America’s slide into civil war halted the momentum of the transcontinental railway by many years. By the 1860s Gilpin, who had also served as Abraham Lincoln’s bodyguard, was appointed as Colorado’s first territorial governor, working closely with Secretary of State William Seward to keep the West free of slavery’s expansion. By 1868 Seward announced the Seward-Burlingame Treaty with China (Anson Burlingame being the American Consul to Beijing and William’s son George F Seward being the consul in Shanghai), based on free immigration, reciprocal access to education for citizens living in the others’ country, and “favored nation status” for trade with China.

It was this treaty and these Americans – often close allies of Lincoln – who were responsible for bringing Chinese students to America after the Civil War, including a young revolutionary named Sun Yat-sen, who came to America in 1879 to train himself and his allies in political economy and American constitutional law.

With the ouster of Lincoln’s allies from power after the assassination of President Garfield in 1880, however, the stage was set for the Chinese Exclusion Act of 1882, which overthrew Seward’s treaty and many of the efforts to create a new global system based upon US-China cooperation. In spite of that setback, their efforts continued.

After 1882, Gilpin continued to give hundreds of speeches, and published a widely-read book in 1890 titled The Cosmopolitan Railway, in which he forecast the eventual spread of railways around the world, which he believed would usher in a new era of win-win cooperation:

“They will continue to expand their work to [the] Bering Straits, where all the continents are united. This will extend itself along… the oriental Russian coasts into China. To prolong this unbroken line of cosmopolitan railways along the latitudinal plateau of Asia, to Moscow and to London, will not have long delay… The whole area and all the populations of the globe will be thus united and fused by land travel and railway.”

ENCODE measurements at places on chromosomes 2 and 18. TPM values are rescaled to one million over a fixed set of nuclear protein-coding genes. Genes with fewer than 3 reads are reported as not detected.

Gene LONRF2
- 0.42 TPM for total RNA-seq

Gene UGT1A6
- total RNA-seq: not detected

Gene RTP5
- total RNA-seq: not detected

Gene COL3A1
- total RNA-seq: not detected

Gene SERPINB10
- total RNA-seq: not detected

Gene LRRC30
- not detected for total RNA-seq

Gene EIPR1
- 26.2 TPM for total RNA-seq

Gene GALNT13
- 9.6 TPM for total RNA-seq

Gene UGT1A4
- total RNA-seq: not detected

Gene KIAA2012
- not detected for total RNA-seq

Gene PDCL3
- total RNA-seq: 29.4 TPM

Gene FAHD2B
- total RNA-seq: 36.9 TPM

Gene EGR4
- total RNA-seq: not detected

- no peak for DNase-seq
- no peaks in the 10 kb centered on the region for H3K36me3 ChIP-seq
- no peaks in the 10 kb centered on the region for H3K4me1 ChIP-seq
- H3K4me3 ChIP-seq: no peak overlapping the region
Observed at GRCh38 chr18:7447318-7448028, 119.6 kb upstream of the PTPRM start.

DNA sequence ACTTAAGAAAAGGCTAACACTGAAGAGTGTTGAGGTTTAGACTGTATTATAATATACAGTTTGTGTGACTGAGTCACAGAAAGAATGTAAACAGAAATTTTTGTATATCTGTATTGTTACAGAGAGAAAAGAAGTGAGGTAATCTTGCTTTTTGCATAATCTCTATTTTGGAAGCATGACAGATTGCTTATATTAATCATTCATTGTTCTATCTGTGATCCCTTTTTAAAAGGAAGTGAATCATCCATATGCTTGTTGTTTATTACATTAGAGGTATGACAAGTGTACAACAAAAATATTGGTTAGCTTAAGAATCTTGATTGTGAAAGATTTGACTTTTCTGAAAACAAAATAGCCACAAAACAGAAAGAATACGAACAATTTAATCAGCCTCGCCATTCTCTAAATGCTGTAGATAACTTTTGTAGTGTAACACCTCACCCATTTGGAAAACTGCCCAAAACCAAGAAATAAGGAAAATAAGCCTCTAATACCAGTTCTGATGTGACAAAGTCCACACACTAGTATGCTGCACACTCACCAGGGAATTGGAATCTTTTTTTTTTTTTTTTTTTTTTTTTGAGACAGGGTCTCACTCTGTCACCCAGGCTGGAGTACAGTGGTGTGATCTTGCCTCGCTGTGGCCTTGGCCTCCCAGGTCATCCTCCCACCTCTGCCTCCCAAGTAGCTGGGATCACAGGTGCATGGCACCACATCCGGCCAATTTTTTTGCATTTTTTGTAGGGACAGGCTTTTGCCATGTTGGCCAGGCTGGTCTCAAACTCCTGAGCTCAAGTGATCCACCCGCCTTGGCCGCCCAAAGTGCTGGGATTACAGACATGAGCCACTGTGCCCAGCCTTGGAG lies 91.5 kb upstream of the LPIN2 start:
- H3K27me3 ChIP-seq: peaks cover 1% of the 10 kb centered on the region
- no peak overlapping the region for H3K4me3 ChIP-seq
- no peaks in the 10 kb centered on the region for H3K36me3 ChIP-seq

Gilpin’s 1890 published map of the international Cosmopolitan Railway

Speaking of China, Gilpin stated, “The ancient Asiatic colossus, in a certain sense, needed only to be awakened to new life, and European Culture finds a basis there on which it can build future reforms.”

Gilpin’s latter years were spent in Denver, Colorado, where he made the state a hub for railway construction and engineering expertise. It was while in Denver, raising funds and studying railroads, that Sun Yat-sen learned of the success of the Chinese revolution in 1911. Thirty years later, Denver was chosen as the location to launch the sale of a stamp which featured Sun Yat-sen and Abraham Lincoln, former presidents of their respective nations, with the caption “Of the People, By the People, For the People” upon which Sun Yat-sen modelled his Three Principles of the People – “民族, 民權, 民生,” which roughly translates as “A nation of the People, government by the People, for the People’s welfare” – which also appear on the stamp.

Sun Yat-sen’s designs for Chinese rail development were published in his 1920 report, International Development of China, featuring tens of thousands of kilometers of rail, as well as dozens of ports and transportation corridors, opening China up by sea and rail to the international community [see image below]. Buried for decades, it was revived only in recent years as a guiding force behind what has now become known as the Belt and Road Initiative.

Forecasting an interconnected Eurasian railway system and US-Asia alliance, Sun Yat-sen echoed the spirit of Gilpin, Seward and Whitney, famously stating in his 1917 treatise:

“The world has been greatly benefited by the development of America as an industrial and a commercial Nation. So a developed China with her four hundred millions of population, will be another New World in the economic sense. The nations which will take part in this development will reap immense advantages. Furthermore, international cooperation of this kind cannot but help to strengthen the Brotherhood of Man.”

With the Belt and Road Initiative creating transport infrastructure across the world, China has not only begun to accomplish the grand designs laid by its first president, but has also revived the global dream of Abraham Lincoln’s allies when they planned and constructed the American transcontinental railway – which also used Chinese workers to fulfill that dream.

Matthew Ehret the Editor-in-Chief of the Canadian Patriot Review , and Senior Fellow at the American University in Moscow. He is author of the ‘Untold History of Canada’ book series and Clash of the Two Americas trilogy. In 2019 he co-founded the Montreal-based Rising Tide Foundation .

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3 thoughts

  1. Earlier I sent a screenshot/photo of this to someone..(from Matt’s book “the British Roots…” This is even more superior..thnx Matt!

  2. Matt ,Thank you for all you do .Much Gratitude here.
    PS,,Matt ,do you know of anyone connected with Lyndon LaRouche or Schiller study group in Alberta?